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Actresses Amy Pietz, Victoria Platt, Suanne Spoke, and Sabina Zuniga Varela will combine their versatile talents to play the same lead character in a special reading of Natural Shocks, Lauren Gunderson’s funny and powerful new play on gun violence and gun control, at the Fountain Theatre on Friday, April 20th at 11:19am. Co-Artistic Director Stephen Sachs directs.
The timing is intentional: April 20 is the 19th anniversary of Columbine and the day of the National School Walkout, organized by the student activists in Parkland, Florida. The reading at the Fountain Theatre starts on April 20th at 11:19am, the date and exact time of the Columbine shooting.
“The Fountain Theatre has a long history of social and political activism,” explains Sachs. “Our celebrity reading of All the President’s Men at LA City Hall and our world premiere of Robert Schenkkan’s Building the Wall are recent examples. With Lauren’s play, I believe we need to add our voice, as theatre artists and citizens, to the national outcry of young people across the country against gun violence and advocate for gun control in this country.”
Amy Pietz has appeared in over 300 episodes of television, most recently starring opposite Jason Alexander on Hit The Road. She was a series regular on No Tomorrow, The Nine Lives of Chloe King, Aliens in America, Rodney, The Weber Show, Muscle and Caroline in the City (SAG Award Nomination for Best Actress in a Comedy). She has had recurring or guest starring roles on: You’re The Worst, The Magicians, The Office, Trust Me, Maron, How To Get Away With Murder, Dexter, Curb Your Enthusiasm, and many others. Film roles include those in The Year of Spectacular Men, Halfway, Prom, The Pact II, Autumn Leaves, Rudy, Jingle All the Way, Dysenchanted, Jell-Oh Lady, The Whole Ten Yards, and others. Her favorite theatre credits include: Stupid Fucking Bird at the Theatre @ Boston Court (Ovation Award, LA Drama Critics Circle Award), The Boswell Sisters at The Old Globe Theatre, Christmas In Naples at the Williamstown Theatre Festival, Lobby Hero at the Odyssey Theatre (Ovation nominated), Fiorello and Company (Ovation Award nomination for Best Featured Actress in a Musical). Currently producing a film on gun control called Bodyman, Amy is passionate about getting guns off of our streets.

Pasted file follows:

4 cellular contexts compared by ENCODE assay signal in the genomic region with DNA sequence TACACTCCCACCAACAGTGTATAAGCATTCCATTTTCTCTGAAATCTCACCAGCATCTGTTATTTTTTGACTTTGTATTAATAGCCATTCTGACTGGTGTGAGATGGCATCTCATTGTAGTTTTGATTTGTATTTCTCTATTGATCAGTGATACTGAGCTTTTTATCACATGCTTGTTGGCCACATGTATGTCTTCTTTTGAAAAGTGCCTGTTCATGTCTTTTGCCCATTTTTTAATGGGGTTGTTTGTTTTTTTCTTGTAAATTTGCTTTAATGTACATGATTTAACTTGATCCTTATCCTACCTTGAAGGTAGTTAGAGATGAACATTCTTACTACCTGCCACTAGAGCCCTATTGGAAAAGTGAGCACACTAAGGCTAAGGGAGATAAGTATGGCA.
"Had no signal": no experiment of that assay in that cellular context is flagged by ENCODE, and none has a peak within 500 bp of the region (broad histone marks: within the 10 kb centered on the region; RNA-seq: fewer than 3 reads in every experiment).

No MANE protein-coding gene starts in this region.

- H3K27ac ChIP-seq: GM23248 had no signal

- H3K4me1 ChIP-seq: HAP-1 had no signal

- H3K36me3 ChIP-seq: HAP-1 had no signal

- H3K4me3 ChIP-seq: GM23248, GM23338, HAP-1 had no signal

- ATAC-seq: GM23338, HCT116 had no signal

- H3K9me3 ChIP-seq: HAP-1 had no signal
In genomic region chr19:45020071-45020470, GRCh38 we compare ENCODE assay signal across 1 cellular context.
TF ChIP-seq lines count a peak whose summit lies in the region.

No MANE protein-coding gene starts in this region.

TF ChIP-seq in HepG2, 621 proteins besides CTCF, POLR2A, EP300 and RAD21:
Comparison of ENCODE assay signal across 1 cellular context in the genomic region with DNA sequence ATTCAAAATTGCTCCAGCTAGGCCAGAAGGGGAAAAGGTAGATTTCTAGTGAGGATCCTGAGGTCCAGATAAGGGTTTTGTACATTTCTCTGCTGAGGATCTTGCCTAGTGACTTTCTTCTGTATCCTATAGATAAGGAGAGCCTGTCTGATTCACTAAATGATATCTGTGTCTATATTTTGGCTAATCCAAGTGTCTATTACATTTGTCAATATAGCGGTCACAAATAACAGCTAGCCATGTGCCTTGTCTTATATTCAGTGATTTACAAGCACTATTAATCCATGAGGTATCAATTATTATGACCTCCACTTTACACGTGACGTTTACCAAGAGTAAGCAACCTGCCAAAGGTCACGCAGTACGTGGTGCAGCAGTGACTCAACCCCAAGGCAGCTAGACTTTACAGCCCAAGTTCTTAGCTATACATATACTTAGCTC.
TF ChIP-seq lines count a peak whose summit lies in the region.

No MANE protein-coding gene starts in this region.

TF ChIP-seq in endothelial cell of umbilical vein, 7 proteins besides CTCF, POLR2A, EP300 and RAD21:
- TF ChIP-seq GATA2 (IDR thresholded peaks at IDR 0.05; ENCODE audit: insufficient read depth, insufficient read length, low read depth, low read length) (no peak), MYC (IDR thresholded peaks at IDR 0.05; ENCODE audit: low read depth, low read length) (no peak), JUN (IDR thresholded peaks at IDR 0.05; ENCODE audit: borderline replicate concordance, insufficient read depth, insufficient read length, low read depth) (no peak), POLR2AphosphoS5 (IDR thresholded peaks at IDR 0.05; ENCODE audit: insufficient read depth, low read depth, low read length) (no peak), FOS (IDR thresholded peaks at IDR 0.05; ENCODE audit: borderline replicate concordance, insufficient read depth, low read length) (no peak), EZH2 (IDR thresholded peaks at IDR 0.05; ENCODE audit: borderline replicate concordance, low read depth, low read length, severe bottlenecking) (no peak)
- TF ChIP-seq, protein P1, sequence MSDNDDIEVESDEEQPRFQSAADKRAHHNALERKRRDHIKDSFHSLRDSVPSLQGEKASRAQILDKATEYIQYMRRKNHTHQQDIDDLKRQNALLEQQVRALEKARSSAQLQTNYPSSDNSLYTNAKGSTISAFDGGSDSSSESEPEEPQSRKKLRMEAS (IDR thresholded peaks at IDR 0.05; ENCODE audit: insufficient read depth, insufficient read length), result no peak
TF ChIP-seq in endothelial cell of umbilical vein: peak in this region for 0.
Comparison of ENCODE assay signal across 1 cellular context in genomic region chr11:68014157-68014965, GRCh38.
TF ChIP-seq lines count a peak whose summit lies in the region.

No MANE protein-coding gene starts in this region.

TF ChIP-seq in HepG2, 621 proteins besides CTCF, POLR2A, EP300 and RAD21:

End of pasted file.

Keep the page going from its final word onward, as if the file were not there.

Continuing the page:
Victoria Platt is currently in Antaeus Theatre Company’s production of Native Son. THEATRE: Jelly’s Last Jam (BROADWAY), Building the Wall and Roxy in Cyrano (Fountain Theatre), Venice (Public Theater & Kirk Douglas Theatre – Ovation Award Nom), Sammy (Old Globe), Pippin (Mark Taper Forum, Asphalt (Red Cat), Atlanta (Geffen). Select TV/FILM: Major Crimes, Bones, The Mentalist, Castle, Criminal Minds and contract roles on both All My Children & Guiding Light; H4 (adaptation of Henry IV which she co-produced with Harry Lennix & Terrell Tilford) and as Josephine Baker in HBO’s Winchell. Upcoming film: #Truth (Charles Murray dir.), The Gleaner (opp. Angus MacFadyen, Harry Lennix dir.), Interference, Framed and CW’s Lucifer.
Suanne Spoke has an extensive career in theatre, television & film, appearing in the critically acclaimed film Whiplash and starring in the feature film Wild Prairie Rose, winning multiple awards on the festival circuit. On television Suanne recurred on Switched at Birth, Famous in Love and has guest-starred on many others. She can currently be seen recurring on General Hospital. She has performed at numerous theatres and has won every major acting & producing award in Los Angeles including three-time recipient of the Ovation Award/Lead Performance by an Actress. She was most recently seen in the West Coast premiere of Athol Fugard’s Painted Rocks at Revolver Creek at the Fountain Theatre. Suanne serves on the faculty at the California Institute of the Arts, teaching acting in the Graduate Film Directing program.
Sabina Zuniga Varela, a native New Mexican based in Los Angeles, is an artist, educator and organizer committed to the path of social justice, authentic representation and storytelling. She is an award winning theatre actor with an MFA from the University of Southern. California. She also holds an MA in Special Education with a focus on twice-exceptional/gifted learning. She is currently a producing director for the LA based theatre company: By The Souls of Our Feet. Most recently she was seen on stage at The Oregon Shakespeare Festival & Portland Center Stage in the title role of Luis Alfaro’s Mojada: A Medea in Los Angeles and was seen in Season 3, Episode 3 of ABC’s American Crime.
Based on Hamlet’s “To be or not to be,” Natural Shocks is a classic Gunderson play: a 60-minute tour-de-force that bursts to life when we meet a woman waiting out an imminent tornado in her basement. She overflows with quirks, stories, and a final secret that puts the reality of domestic violence and guns in America in your very lap. The play is part confessional, part stand up, and part reckoning.
“The play is written as a solo play for one actress,” explains Sachs. “I have Lauren’s permission to have four actresses read the role, as one voice. Together, they are one woman — and all women. I think having the play read by four women adds diversity, theatricality and a stylized musicality that is worth exploring.”